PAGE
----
--runtime=qjs|v8      script runtime to use
--debug               enable the Node.js compatible script debugger
--squelch-crash       if enabled, will not dump crash report to console
-O FILE, --options-file=FILE
                      text file containing additional command line options
-I MODULE, --include-module=MODULE
                      include MODULE
-X MODULE, --exclude-module=MODULE
                      exclude MODULE
                      include FUNCTION
                      exclude FUNCTION
                      add MODULE!OFFSET
-T, --include-imports
                      include program's imports
-t MODULE, --include-module-imports=MODULE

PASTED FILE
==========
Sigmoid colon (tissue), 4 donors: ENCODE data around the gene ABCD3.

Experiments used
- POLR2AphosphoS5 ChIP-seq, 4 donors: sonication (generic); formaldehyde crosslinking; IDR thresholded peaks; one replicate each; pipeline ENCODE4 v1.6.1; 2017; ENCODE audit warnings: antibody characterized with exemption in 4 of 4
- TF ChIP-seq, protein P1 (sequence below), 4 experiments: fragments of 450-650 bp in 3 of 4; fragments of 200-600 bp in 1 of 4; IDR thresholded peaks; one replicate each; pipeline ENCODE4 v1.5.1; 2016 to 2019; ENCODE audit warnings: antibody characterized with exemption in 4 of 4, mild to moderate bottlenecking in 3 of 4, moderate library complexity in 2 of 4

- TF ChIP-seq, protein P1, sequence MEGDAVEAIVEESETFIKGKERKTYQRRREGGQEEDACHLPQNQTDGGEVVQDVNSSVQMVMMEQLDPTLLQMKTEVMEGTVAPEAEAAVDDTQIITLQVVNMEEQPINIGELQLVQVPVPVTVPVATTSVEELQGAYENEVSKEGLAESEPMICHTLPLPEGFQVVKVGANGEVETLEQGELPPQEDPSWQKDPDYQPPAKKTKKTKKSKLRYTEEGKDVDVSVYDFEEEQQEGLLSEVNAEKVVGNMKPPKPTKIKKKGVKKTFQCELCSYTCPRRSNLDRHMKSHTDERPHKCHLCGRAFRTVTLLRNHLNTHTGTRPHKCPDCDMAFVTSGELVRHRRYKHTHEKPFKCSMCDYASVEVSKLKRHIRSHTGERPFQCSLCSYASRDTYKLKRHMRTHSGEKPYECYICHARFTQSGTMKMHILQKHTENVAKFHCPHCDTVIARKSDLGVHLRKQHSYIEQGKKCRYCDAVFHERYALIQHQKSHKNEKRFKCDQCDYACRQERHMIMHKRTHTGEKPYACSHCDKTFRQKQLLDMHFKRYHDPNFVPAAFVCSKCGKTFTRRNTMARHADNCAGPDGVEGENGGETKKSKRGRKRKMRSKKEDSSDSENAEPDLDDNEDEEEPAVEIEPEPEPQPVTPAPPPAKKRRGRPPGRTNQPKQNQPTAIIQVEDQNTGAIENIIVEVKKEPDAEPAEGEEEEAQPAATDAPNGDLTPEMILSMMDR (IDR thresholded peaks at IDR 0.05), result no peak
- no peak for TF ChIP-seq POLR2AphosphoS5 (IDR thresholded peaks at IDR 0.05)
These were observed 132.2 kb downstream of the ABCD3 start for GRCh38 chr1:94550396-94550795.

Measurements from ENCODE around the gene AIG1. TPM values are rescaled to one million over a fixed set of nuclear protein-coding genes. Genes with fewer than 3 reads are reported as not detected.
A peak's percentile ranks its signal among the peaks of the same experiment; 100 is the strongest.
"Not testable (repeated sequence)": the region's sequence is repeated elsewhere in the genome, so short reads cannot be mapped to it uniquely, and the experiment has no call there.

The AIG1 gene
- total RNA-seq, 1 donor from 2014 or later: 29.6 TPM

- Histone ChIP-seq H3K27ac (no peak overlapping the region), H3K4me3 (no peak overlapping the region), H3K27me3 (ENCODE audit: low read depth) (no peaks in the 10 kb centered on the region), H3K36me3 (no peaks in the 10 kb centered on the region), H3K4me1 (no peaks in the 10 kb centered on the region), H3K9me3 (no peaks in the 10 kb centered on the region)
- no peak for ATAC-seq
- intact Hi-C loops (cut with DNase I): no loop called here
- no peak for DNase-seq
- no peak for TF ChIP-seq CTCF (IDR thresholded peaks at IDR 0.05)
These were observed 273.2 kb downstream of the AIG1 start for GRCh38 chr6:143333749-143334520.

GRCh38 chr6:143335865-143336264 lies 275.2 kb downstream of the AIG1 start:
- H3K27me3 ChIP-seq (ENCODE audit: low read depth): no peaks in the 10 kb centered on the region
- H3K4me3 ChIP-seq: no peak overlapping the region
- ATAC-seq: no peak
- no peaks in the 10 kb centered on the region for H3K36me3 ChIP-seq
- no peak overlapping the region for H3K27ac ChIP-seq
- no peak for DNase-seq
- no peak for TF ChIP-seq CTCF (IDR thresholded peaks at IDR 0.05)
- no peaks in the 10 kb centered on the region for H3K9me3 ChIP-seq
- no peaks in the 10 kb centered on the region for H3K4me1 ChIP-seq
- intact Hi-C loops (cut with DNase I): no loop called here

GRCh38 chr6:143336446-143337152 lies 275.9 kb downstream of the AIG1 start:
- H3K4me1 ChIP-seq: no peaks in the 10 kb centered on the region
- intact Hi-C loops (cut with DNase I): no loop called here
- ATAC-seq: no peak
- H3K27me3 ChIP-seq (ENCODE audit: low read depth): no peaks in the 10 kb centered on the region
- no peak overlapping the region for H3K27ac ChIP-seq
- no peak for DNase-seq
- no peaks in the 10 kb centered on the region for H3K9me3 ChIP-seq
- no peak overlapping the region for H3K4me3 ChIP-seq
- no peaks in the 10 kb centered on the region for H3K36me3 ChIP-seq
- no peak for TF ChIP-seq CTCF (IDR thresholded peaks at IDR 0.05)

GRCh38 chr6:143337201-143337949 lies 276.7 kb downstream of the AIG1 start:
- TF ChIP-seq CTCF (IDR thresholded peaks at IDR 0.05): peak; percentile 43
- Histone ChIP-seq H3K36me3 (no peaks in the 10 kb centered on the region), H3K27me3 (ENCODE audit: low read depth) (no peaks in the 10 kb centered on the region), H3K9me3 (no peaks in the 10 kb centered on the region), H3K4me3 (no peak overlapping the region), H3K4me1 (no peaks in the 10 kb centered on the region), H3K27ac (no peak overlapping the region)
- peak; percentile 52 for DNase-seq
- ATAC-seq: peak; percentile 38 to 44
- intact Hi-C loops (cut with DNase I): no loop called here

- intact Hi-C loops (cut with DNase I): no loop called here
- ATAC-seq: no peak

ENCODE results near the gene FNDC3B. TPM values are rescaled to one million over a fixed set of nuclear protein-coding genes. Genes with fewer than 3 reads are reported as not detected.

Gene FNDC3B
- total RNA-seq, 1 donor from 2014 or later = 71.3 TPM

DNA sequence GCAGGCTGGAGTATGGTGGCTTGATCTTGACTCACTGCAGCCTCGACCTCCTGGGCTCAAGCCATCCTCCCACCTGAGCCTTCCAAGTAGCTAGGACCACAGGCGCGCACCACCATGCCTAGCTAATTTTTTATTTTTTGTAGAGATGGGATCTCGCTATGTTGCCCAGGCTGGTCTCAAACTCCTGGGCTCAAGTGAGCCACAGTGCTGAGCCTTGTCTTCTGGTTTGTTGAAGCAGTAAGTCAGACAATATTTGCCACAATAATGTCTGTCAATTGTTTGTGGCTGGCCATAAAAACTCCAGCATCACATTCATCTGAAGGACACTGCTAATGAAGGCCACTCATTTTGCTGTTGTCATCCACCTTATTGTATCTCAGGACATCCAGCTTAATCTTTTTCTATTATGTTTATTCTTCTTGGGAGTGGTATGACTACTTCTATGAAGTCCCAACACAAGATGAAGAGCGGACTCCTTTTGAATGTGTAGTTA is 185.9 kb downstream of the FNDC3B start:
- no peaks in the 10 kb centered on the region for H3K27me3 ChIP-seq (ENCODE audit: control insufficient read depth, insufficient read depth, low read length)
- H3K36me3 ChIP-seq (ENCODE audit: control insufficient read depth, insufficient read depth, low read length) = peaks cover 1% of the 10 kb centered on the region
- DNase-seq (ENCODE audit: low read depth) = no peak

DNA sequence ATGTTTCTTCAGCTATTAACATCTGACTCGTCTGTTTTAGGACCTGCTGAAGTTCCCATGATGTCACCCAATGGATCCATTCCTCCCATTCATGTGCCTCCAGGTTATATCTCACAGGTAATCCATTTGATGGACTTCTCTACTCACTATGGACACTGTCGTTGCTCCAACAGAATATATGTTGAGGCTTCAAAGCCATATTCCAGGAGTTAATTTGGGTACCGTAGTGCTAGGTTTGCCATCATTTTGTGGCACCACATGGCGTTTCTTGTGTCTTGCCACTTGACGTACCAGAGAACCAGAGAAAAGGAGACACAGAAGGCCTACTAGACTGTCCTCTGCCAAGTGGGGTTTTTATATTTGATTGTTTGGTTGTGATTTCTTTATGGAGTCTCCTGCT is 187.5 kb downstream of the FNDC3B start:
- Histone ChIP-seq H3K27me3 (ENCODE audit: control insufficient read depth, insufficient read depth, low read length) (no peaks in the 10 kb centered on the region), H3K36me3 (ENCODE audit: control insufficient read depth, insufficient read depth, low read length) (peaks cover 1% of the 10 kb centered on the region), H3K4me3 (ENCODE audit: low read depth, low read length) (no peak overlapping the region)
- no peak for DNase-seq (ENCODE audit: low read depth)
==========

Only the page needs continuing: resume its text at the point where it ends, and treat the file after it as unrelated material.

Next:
include MODULE imports
-m OBJC_METHOD, --include-objc-method=OBJC_METHOD
                      include OBJC_METHOD
-M OBJC_METHOD, --exclude-objc-method=OBJC_METHOD
                      exclude OBJC_METHOD
-j JAVA_METHOD, --include-java-method=JAVA_METHOD
                      include JAVA_METHOD
-J JAVA_METHOD, --exclude-java-method=JAVA_METHOD
                      exclude JAVA_METHOD
-s DEBUG_SYMBOL, --include-debug-symbol=DEBUG_SYMBOL
                      include DEBUG_SYMBOL
-q, --quiet           do not format output messages
-d, --decorate        add module name to generated onEnter log statement
-S PATH, --init-session=PATH
                      path to JavaScript file used to initialize the session
                      parameters as JSON, exposed as a global named
-o OUTPUT, --output=OUTPUT
                      dump messages to file

-U, –usb: connect to USB device

This option tells frida-trace to perform tracing on a remote device connected via the host machine’s USB connection.